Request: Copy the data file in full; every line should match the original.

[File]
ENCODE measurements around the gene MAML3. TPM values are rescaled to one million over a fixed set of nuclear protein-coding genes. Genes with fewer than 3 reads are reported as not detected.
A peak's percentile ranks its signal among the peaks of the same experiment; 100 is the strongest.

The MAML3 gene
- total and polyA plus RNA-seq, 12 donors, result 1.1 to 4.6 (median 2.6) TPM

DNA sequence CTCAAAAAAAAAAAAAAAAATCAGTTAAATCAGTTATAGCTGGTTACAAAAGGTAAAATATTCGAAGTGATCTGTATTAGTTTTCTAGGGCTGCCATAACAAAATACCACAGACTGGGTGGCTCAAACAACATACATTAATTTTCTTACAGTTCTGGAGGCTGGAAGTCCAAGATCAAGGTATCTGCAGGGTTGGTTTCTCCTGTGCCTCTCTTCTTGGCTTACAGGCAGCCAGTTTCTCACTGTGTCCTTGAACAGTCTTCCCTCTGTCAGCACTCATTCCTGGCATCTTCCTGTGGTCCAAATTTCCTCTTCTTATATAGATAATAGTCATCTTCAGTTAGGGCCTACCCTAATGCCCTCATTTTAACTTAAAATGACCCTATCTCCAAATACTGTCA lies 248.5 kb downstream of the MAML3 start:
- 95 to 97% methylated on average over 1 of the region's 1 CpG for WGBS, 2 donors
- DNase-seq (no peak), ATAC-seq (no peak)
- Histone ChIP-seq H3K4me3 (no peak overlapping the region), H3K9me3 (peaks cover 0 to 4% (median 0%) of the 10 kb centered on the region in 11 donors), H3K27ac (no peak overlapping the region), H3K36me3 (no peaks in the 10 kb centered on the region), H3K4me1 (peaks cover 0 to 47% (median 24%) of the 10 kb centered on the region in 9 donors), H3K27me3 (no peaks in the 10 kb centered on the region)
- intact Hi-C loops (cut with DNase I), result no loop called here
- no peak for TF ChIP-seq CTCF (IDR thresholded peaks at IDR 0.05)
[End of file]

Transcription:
ENCODE measurements around the gene MAML3. TPM values are rescaled to one million over a fixed set of nuclear protein-coding genes. Genes with fewer than 3 reads are reported as not detected.
A peak's percentile ranks its signal among the peaks of the same experiment; 100 is the strongest.

The MAML3 gene
- total and polyA plus RNA-seq, 12 donors, result 1.1 to 4.6 (median 2.6) TPM

DNA sequence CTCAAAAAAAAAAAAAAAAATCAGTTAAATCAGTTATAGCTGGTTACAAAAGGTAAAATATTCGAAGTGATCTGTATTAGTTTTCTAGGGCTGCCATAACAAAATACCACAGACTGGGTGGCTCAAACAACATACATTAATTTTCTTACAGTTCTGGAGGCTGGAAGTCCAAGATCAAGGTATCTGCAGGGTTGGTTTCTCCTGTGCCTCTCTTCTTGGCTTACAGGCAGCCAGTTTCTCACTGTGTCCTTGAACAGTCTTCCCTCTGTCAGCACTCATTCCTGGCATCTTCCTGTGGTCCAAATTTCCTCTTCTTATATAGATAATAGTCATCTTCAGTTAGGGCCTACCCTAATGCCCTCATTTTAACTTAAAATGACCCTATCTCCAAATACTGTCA lies 248.5 kb downstream of the MAML3 start:
- 95 to 97% methylated on average over 1 of the region's 1 CpG for WGBS, 2 donors
- DNase-seq (no peak), ATAC-seq (no peak)
- Histone ChIP-seq H3K4me3 (no peak overlapping the region), H3K9me3 (peaks cover 0 to 4% (median 0%) of the 10 kb centered on the region in 11 donors), H3K27ac (no peak overlapping the region), H3K36me3 (no peaks in the 10 kb centered on the region), H3K4me1 (peaks cover 0 to 47% (median 24%) of the 10 kb centered on the region in 9 donors), H3K27me3 (no peaks in the 10 kb centered on the region)
- intact Hi-C loops (cut with DNase I), result no loop called here
- no peak for TF ChIP-seq CTCF (IDR thresholded peaks at IDR 0.05)